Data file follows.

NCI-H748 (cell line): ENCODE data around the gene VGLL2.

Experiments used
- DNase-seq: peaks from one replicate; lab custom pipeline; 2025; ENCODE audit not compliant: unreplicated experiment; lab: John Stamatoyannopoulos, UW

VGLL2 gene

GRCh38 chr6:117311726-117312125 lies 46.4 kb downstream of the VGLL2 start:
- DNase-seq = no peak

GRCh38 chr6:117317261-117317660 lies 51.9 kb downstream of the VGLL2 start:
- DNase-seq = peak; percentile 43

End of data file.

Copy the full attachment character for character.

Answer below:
NCI-H748 (cell line): ENCODE data around the gene VGLL2.

Experiments used
- DNase-seq: peaks from one replicate; lab custom pipeline; 2025; ENCODE audit not compliant: unreplicated experiment; lab: John Stamatoyannopoulos, UW

VGLL2 gene

GRCh38 chr6:117311726-117312125 lies 46.4 kb downstream of the VGLL2 start:
- DNase-seq = no peak

GRCh38 chr6:117317261-117317660 lies 51.9 kb downstream of the VGLL2 start:
- DNase-seq = peak; percentile 43